Toenail Problems (Pathology)

Ingrown Toe Nails

An ingrown toenail is a common condition that involves the corner of the toenail growing into the skin of the toe, causing pain, swelling and infection. This can occur as a result of wearing shoes that are too small or tight, cutting the toenails too short, injury to the toenail or a naturally curved toenail. While this condition can affect any toe, it most commonly affects the big toe. If left untreated, an ingrown toenail is likely to develop an infection and may even require surgery to remove the nail.

Most ingrown toenails can be treated at home by soaking the foot in warm water, applying antibiotic cream to the area and wrapping the toe in gauze or bandages. It is important to keep the area clean to help prevent infection. Your doctor may also place a piece of cotton under the nail to separate it from the skin that it is growing into, encouraging growth above the edge of the skin. For more severe or recurrent cases, part of the nail and the underlying tissue may be removed in order to remove the infection. Removal can be done through a chemical, laser or other methods.

Patients can prevent ingrown toenails by protecting the foot from trauma and by wearing comfortable, well-fitting shoes. Patients with diabetes may be at a higher risk for infection or other complications of ingrown toenails, and should take special precautions to prevent them from occurring.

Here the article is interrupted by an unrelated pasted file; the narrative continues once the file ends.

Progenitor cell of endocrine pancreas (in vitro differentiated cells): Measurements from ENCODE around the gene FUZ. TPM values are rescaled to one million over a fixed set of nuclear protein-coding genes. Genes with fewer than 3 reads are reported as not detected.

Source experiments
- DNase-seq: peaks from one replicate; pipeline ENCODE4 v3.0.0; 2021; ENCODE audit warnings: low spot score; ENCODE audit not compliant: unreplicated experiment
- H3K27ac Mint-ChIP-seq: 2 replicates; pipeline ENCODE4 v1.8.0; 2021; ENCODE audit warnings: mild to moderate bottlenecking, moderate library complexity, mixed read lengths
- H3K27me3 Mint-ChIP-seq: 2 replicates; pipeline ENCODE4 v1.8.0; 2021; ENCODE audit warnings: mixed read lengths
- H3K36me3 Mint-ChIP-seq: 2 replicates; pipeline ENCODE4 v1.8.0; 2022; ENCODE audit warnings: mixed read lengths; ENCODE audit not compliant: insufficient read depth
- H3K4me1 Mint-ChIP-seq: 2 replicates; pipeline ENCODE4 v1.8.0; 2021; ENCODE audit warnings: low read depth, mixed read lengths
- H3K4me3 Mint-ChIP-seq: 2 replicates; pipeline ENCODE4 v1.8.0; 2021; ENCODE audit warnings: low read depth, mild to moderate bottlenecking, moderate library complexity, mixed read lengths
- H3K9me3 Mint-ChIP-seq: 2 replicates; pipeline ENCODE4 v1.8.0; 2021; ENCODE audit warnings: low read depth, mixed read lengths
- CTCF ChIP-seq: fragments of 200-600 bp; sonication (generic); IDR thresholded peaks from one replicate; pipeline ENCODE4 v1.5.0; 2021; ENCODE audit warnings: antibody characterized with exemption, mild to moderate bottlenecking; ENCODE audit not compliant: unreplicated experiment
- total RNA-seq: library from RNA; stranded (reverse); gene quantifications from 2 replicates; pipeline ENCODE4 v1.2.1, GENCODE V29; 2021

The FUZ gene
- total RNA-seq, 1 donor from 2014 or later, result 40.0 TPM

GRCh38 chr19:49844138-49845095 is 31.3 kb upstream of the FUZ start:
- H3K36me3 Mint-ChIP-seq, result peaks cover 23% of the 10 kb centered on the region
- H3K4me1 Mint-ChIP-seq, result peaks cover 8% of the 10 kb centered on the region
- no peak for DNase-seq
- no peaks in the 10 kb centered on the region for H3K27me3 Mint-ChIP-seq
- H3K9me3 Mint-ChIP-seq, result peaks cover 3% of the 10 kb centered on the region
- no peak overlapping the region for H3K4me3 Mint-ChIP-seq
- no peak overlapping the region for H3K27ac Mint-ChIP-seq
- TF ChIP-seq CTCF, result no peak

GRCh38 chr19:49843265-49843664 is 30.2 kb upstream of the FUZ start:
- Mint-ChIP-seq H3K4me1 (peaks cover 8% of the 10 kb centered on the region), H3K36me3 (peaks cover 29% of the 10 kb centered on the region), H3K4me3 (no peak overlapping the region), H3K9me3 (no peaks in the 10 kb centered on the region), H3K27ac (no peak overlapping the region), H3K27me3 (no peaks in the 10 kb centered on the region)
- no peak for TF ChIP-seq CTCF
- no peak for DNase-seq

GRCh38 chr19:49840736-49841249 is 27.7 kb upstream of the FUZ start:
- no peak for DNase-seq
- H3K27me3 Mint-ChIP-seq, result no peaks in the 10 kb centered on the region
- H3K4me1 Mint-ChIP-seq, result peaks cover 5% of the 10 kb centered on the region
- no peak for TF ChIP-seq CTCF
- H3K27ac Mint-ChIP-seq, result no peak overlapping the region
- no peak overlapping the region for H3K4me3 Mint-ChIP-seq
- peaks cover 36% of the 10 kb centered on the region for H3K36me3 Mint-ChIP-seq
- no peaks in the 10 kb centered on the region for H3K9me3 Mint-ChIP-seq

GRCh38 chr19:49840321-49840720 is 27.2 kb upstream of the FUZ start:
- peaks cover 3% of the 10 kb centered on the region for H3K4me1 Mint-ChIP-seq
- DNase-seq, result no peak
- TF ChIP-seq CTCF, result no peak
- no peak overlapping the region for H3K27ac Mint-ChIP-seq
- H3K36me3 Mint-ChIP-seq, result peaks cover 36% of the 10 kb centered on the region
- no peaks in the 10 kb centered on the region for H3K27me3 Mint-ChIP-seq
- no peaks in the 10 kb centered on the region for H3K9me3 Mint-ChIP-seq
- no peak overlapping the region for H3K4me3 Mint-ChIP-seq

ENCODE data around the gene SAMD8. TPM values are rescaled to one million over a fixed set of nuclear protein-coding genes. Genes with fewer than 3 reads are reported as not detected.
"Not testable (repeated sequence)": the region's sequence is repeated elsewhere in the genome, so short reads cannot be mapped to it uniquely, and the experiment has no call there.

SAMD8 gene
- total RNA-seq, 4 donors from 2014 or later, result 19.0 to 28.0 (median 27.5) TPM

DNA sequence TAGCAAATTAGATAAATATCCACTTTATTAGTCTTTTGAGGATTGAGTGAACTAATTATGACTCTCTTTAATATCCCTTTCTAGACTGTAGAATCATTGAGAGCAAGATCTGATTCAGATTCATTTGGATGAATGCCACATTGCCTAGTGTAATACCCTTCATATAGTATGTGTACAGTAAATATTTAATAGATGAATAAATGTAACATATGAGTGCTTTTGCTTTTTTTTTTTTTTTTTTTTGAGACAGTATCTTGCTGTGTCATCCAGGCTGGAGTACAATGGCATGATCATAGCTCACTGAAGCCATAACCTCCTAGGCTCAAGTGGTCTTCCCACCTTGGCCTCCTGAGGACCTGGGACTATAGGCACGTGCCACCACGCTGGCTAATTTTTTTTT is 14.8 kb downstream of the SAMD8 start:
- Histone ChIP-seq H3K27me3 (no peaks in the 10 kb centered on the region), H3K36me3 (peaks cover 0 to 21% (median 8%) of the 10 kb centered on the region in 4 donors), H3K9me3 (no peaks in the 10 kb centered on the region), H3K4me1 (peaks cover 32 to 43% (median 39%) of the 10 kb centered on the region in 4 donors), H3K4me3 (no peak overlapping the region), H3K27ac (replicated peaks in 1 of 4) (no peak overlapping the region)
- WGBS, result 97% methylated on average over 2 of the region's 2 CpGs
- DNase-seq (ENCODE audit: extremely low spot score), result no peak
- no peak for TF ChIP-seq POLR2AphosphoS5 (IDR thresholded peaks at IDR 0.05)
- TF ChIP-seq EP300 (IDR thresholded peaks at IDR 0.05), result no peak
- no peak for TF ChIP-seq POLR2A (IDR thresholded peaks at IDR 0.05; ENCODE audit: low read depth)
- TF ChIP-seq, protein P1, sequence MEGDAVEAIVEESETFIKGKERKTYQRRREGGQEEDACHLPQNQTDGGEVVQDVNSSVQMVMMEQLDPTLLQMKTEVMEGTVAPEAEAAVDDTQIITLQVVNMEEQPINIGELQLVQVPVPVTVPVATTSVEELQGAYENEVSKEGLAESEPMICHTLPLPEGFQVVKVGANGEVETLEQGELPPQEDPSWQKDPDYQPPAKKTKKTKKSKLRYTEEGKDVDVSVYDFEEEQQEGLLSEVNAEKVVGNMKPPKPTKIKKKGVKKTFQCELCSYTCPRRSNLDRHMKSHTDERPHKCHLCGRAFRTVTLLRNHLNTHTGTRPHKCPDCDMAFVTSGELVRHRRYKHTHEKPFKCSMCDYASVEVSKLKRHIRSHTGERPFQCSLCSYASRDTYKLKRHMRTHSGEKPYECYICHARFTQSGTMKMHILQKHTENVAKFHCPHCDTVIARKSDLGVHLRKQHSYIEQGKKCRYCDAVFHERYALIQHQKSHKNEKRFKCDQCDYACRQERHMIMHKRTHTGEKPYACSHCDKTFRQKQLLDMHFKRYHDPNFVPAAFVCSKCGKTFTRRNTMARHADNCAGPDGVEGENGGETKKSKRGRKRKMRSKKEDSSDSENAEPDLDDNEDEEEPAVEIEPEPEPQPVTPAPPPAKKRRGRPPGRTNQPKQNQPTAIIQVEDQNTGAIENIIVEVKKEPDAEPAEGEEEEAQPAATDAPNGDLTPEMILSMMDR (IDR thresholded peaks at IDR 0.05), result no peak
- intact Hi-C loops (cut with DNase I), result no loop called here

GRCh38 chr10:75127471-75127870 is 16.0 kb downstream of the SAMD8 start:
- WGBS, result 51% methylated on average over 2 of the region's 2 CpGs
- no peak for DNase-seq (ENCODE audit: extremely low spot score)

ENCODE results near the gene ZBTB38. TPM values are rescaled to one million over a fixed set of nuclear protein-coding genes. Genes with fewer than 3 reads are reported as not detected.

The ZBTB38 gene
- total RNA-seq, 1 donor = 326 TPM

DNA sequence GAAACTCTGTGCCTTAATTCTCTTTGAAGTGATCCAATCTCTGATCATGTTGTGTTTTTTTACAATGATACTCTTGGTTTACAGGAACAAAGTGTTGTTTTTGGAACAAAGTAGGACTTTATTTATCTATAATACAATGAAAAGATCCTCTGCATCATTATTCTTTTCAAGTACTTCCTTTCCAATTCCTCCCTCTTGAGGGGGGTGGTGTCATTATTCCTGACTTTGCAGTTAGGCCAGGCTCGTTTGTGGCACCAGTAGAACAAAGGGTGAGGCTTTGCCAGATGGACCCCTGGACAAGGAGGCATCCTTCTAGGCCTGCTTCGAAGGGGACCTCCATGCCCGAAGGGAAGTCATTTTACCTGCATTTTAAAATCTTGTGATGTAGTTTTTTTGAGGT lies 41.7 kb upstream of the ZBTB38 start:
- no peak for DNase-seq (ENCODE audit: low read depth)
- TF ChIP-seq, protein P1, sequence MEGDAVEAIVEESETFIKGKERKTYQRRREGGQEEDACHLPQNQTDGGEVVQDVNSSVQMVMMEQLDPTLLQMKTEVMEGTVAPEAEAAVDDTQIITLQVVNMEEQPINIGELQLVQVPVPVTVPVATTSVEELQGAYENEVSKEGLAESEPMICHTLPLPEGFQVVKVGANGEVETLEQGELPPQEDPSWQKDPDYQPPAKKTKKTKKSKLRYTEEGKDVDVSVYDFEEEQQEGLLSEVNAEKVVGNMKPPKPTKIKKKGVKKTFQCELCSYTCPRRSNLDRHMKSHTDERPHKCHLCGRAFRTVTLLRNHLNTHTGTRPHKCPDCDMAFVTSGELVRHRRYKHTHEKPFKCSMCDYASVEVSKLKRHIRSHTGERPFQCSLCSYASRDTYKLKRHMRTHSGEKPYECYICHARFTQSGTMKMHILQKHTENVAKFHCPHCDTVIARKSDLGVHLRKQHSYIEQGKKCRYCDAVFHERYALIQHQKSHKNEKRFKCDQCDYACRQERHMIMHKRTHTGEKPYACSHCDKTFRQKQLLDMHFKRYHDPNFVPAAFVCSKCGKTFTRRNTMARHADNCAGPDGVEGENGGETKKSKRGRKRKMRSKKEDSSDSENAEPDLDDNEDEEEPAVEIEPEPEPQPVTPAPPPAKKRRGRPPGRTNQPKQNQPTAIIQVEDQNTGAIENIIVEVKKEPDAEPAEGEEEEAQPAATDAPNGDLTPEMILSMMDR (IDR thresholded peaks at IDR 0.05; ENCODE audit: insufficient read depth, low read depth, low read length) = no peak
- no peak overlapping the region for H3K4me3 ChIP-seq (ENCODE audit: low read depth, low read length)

Fungal Nail Infections

Nail fungal infection, also known as onychomycosis, is a common condition among people of all ages. These infections are caused by certain bacteria that may be due to genetics, aging, trauma or poor foot care. They may also be related to diabetes. Fungal infections occur under the toenails as a result of exposure to a warm, moist environment like sweaty shoes or shower floors. Athlete’s foot and other fungal infections of the skin may spread to the toenails as well, causing them to change color, thicken or crumble.

Toenail infections affect an estimated 40 million people in the U.S. Risk factors for contracting fungal infections include keeping the feet wet for long periods of time, walking barefoot in wet public places such as pools or showers, wearing closed shoes that do not allow the feet to “breathe” and having sweaty feet.

Symptoms of a toenail fungus infection vary depending on the type of infection, but are usually mild. These fungal infections often begin as a yellow or white spot under the nail, and develop into thickened, brittle and distorted nails that sometimes split. They may also turn your nails a darker color as a result of the debris that builds up.

Nail fungal infections should be treated immediately as they may cause permanent damage and are likely to recur. Treatment options include oral anti-fungal medications, anti-fungal nail polish or other topical medications. Surgery is also performed in severe cases to remove the entire nail or the infected portion.
Patients can reduce the risk of fungal nail infections by wearing clean shoes and socks that fit well and by attending to any nail injuries as soon as possible. Fungus is present nearly everywhere and may be difficult to avoid, but with proper foot care, patients can benefit from a reduced risk of infection.

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